The top UN job in defense of human rights did not remain empty for long. UN Secretary-General Antonio Guterres was quick to replace Michelle Bachelet, former President of Chile who retired from her position as High Commissioner for Human Rights on August 31 with his trusted political adviser and long-time colleague, the Austrian Volker Türk.
Volker Türk quickly reacted with a thank you tweet reaffirming his commitment to the Universal Declaration of Human Rights:
Deeply honoured to be appointed @UN High Commissioner for Human Rights. I feel a deep sense of responsibility & will give it my all to advance the promises of Universal Declaration of Human Rights for everyone, everywhere. pic.twitter.com/bEmcl90bZJ
— Volker Türk (@volker_turk) September 8, 2022
Türk came from a long and brilliant career at UNHCR, and appropriately his nomination was welcomed with a celebratory tweet:
We know well his long experience, great competence and true passion.
We look forward to supporting him as he stands up for everybody’s rights. pic.twitter.com/AF5WITa65N
— Filippo Grandi (@FilippoGrandi) September 9, 2022
On September 8, the UN General Assembly approved Türk’s nomination, putting an end to a misplaced controversy that had oddly arisen among a number of human rights activists who had indicated they preferred a celebrity in the job to somebody with proven experience and that they doubted his human rights record.
This controversy was reported in the press, more about it in a moment. But first, who exactly is Mr. Türk?
Volker Türk’s track record: A jurist with 22 years of experience in the UN
One can only commend Guterres for the speed of his decision, as the High Commissioner for Human Rights is unquestionably one of the most politically sensitive top positions in the whole UN system. And he picked a man with the right track record and experience, an Austrian jurist with 30 years of experience working in the UN system.
“Mr. Türk has devoted his long and distinguished career to advancing universal human rights, notably the international protection of some of the world’s most vulnerable people – refugees and Stateless persons,” the UN chief said in a statement.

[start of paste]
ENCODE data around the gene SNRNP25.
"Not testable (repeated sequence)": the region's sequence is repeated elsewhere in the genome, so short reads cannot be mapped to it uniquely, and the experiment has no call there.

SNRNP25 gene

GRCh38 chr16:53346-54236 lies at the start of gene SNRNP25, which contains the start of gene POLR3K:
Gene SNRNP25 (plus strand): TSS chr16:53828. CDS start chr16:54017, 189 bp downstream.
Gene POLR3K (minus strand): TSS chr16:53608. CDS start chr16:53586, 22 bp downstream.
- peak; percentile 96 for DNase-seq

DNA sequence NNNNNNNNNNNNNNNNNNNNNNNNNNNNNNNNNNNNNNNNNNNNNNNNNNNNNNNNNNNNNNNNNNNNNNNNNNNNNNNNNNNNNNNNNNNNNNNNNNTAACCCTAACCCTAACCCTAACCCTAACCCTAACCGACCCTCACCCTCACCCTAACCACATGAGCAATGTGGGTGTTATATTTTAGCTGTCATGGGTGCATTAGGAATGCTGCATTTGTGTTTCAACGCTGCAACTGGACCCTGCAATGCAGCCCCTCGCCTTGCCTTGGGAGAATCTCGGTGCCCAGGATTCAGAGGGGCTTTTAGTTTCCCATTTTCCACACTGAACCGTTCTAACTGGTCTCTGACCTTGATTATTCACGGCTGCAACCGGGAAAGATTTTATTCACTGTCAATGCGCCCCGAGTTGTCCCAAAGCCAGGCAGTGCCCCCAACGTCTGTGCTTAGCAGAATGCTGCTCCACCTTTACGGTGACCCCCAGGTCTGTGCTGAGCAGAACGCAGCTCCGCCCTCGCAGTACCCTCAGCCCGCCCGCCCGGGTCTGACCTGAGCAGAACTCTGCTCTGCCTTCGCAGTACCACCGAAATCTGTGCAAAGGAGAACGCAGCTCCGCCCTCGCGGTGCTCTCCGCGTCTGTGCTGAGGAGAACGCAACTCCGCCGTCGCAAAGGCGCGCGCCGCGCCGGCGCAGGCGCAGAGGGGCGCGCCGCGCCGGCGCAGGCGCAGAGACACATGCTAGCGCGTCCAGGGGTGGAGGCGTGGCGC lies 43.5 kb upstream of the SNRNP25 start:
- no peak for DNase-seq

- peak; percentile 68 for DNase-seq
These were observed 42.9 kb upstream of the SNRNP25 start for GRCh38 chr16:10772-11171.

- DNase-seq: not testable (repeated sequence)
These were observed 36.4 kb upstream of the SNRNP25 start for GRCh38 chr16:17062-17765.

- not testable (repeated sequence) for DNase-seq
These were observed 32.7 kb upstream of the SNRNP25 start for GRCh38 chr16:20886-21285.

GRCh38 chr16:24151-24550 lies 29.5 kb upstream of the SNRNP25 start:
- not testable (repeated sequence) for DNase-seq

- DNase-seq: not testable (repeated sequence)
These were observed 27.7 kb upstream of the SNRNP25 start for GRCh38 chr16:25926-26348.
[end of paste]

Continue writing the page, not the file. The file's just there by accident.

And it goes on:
Let’s take a closer look at his record.
Mr. Türk, 57 years old, born in Linz, Austria, has proven legal experience with a focus on human rights. He holds a doctorate in international law from the University of Vienna and a Master of Laws degree from the University of Linz, Austria, and has published widely on international refugee law and international human rights law.
And he is well-prepared to operate within the international community: He is fluent in English, French, and German and has a working knowledge of Spanish.
He joined UNHCR in 2000, where his career quickly took off. From 2000 to 2004, he was Chief of the Protection Policy and Legal Advice Section at UNHCR Headquarters in Geneva; from 2004 to March 2008, he occupied various positions in many parts of the world, including in Malaysia, Kosovo, Bosnia and Herzegovina, the Democratic Republic of the Congo, and Kuwait; from April 2008 to September 2009, he led UNHCR’s structural and management change process; then from September 2009 to February 2015, he served as the Director of the Division of International Protection which led to his appointment as UNHCR’s Assistant High Commissioner for Protection.
While at UNHCR, Türk worked relentlessly on the protection of refugees. He has dared to challenge the controversial European government policy to return asylum seekers to the first European country they entered; and he played a key role in the development of the Global Compact of Refugees.
The following video is well worth watching to get a sense of what kind of person he is. It shows him in action at a 2017 meeting organized by the Institute of International and European Affairs (IIEA), where he brilliantly displays his deep knowledge of the refugee issue and humanitarian law:
When Guterres picked him, Türk had been working in the Secretary General’s Executive Office in New York since 2019, coordinating global policy work.
As his Assistant Secretary-General for Strategic Coordination from 2019 to 2021, Türk was already deeply involved in human rights as he ensured UN system-wide coordination in the follow-up to the “Call to Action for Human Rights”, one of Guterres’ flagship policies launched on 24 February 2020 at the opening of the 43rd Session of the Human Rights Council.